Retired County Extension Agent Walter Reeves, whom many of you know from his radio and TV shows and newspaper columns, sent an e-mail to most of us Georgia Extension agents. He gave us a link to a CNN story about a man who accidently killed his 40,000-square-foot lawn with a product he thought was for weed control.
Reeves also attached the product label, both front and back. It got a debate going among several of us as to whether the manufacturer made it clear that this product would kill everything. On the product label on the back of the bottle under Use Precautions, it plainly stated, “Do not Use on Desirable Plants,” and “Do not Use in Lawns.”
The herbicide contained the active ingredients glyphosate, which most of you know as Roundup, and prodiamine, which is a pre-emergent. So the poor guy not only lost his grass, but he can’t replant for a while because of prodiamine in the herbicide. The man said three employees at his local garden center consulted with him on the product.
This prompted me to remind everyone how important it is to read the label on a pesticide. Even when people call me about a pesticide, I try to always tell them, “No matter what I tell you, read the label.”
The pesticide label gives you very important information about how to use the pesticide effectively and safely. You should try to read the label before you buy the product and each time before you use the product. I have had people tell me they accidently sprayed their lawn or some plants with a herbicide when they meant to use an insecticide, so pay attention to what you grab on your own shelf.
Another important point to remember is don’t necessarily rely on your memory when you buy a pesticide you have used before. Read the name of the pesticide product carefully because many pesticides for home, yard, or garden use have similar names and packaging. Be sure you are buying the product you think you are buying.
Printing on pesticide labels is often very small or otherwise hard to read. If you need glasses to read, have them with you when you buy and use the pesticide.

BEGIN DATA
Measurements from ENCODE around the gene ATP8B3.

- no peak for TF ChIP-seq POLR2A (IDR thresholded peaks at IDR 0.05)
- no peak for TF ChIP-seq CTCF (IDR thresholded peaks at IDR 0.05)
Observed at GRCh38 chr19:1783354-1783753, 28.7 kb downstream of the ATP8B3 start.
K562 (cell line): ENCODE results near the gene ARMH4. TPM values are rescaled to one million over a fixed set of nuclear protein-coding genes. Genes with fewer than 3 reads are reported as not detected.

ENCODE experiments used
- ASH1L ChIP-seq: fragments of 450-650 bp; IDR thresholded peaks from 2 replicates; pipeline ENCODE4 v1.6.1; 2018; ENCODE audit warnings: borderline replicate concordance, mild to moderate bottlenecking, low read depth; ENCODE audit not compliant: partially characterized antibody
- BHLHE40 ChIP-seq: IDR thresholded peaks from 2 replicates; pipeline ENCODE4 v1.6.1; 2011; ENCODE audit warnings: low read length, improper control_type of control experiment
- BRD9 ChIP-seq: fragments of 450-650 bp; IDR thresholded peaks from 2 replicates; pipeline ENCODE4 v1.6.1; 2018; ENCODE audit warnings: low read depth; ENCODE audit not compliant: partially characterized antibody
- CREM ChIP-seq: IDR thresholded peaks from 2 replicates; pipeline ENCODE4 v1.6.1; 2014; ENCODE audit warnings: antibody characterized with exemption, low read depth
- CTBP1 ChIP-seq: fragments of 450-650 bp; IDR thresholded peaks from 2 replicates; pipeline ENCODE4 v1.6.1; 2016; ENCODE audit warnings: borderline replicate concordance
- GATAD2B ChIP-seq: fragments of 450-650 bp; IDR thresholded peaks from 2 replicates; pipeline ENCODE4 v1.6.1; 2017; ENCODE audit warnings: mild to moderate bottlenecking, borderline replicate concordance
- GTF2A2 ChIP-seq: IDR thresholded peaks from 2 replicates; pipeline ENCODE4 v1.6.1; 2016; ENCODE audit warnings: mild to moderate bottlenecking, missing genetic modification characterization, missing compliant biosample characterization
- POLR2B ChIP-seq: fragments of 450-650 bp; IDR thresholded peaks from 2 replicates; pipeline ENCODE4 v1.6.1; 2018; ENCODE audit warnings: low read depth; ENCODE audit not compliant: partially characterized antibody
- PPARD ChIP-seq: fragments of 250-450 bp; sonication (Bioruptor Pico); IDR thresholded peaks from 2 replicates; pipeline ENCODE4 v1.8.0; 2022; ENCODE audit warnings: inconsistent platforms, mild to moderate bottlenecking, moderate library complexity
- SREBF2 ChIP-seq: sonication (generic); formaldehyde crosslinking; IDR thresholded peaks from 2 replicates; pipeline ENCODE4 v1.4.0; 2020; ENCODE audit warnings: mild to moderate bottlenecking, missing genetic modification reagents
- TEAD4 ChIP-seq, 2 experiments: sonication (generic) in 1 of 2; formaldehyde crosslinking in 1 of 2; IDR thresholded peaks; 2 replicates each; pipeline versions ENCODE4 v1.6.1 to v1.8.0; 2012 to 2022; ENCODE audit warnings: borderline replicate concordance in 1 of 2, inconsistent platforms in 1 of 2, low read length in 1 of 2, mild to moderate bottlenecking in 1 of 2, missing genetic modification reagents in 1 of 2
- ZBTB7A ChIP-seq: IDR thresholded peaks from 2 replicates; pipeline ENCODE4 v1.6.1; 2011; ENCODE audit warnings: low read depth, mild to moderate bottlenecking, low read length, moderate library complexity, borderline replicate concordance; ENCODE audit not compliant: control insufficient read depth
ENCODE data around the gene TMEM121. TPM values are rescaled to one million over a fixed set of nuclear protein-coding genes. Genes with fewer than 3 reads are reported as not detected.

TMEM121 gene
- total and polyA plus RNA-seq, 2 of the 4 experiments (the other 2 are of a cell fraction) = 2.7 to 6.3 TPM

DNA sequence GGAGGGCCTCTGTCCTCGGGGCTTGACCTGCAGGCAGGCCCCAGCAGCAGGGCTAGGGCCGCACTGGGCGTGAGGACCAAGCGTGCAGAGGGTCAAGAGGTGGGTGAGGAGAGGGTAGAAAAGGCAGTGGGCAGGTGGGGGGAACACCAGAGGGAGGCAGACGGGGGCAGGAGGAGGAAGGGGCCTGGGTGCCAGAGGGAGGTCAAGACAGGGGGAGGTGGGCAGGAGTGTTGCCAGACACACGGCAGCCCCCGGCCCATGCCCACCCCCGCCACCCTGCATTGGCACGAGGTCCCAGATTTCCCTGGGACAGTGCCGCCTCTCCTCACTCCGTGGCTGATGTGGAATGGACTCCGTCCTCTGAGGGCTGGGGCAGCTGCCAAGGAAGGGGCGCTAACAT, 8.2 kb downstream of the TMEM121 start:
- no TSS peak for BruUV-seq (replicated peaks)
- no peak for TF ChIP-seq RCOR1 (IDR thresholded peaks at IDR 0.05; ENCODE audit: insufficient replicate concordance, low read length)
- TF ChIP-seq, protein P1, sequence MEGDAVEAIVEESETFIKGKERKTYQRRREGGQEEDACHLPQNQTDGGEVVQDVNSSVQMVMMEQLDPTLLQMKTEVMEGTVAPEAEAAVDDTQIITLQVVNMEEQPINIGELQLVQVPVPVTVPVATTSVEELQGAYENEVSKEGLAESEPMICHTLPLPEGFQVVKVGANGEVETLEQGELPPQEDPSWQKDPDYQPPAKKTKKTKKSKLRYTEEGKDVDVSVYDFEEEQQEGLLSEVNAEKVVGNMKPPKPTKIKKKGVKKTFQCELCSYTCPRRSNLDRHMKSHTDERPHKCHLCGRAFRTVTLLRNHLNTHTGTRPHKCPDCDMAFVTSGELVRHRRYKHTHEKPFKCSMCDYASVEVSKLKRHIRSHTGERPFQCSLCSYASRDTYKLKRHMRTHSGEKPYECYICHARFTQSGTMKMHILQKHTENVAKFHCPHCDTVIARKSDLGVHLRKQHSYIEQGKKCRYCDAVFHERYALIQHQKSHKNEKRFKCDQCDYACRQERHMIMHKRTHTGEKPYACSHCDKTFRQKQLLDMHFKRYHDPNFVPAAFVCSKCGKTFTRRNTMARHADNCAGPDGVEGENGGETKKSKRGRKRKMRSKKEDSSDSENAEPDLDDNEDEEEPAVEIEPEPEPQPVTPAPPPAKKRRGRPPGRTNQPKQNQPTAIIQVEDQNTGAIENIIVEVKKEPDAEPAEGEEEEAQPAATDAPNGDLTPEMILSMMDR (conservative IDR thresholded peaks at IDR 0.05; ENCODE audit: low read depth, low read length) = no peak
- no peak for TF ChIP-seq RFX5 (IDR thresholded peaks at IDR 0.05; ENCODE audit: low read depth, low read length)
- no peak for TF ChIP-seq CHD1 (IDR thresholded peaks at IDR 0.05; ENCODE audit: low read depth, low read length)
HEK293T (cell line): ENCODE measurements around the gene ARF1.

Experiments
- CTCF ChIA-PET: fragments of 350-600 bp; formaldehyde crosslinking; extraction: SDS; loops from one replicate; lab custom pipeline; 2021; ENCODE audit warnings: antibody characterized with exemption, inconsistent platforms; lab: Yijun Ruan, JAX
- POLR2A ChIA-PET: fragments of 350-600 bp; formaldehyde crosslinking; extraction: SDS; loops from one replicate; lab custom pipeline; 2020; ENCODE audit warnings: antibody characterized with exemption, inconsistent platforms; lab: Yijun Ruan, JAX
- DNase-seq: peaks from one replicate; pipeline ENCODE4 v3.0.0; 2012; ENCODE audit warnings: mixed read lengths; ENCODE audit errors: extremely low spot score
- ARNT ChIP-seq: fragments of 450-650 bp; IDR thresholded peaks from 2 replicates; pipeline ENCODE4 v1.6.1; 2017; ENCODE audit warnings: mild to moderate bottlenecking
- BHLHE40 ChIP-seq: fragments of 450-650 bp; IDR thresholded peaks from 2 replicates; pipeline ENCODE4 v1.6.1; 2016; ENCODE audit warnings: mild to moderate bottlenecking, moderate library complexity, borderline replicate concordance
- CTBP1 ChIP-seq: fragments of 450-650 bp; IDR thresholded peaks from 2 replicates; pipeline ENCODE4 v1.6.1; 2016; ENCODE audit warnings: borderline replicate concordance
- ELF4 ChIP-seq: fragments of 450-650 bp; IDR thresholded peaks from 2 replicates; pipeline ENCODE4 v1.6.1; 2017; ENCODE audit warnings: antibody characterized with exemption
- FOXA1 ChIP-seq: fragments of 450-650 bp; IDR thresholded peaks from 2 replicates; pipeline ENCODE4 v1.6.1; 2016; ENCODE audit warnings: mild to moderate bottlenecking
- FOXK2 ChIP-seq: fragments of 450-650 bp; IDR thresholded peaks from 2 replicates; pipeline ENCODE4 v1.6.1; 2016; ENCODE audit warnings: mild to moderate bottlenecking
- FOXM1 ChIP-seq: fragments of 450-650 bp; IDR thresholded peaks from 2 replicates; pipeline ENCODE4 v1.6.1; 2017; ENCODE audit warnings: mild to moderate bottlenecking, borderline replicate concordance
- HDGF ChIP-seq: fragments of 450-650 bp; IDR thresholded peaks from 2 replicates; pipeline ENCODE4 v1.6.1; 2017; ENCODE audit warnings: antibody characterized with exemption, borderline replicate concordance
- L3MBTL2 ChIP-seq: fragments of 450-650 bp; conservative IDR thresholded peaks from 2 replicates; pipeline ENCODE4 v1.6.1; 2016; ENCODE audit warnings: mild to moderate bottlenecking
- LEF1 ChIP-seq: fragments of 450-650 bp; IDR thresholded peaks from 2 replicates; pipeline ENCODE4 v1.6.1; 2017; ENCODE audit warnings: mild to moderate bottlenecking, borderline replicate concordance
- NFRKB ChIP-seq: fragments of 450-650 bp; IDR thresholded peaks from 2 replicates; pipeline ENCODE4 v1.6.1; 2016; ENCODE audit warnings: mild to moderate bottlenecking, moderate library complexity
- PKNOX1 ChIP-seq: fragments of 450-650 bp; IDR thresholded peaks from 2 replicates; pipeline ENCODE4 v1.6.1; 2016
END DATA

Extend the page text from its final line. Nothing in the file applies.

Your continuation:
Follow the directions as they are given on the label. You should only use the pesticide on sites or crops listed on the label.
When crops are not listed on the label, it might simply mean it has not been tested on them, but it could also mean it could harm or kill them.
A pesticide label might also tell you whether you can use it inside your home, for example. If you are treating your vegetable garden, the label should name the crop you are treating. If it is not on there, don’t use it. Many turf and ornamental pesticides should not be used on vegetables, fruit crops, or herbs. The label will also tell you under what conditions you may or may not apply the pesticide. For example, most of our weed killers that we apply to lawns will tell us not to use them when the temperature is overly hot or cold.
The pesticide label will tell you about special precautions you must take when you use the pesticide. These include keeping other people, especially children, and pets away from the area where the pesticide is being applied. It will also include warnings about not applying pesticides when it is windy, or not allowing the pesticide to drift or run off.
The pesticide label always contains a signal word that will tell you how toxic the product is to humans. These three signal words are caution, warning, or danger. Signal words will usually be in capital letters.
The least toxic products carry the signal word CAUTION. Products with the signal word WARNING are more toxic. The most toxic pesticides have DANGER on their labels.
I believe all homeowner products now have CAUTION on their label.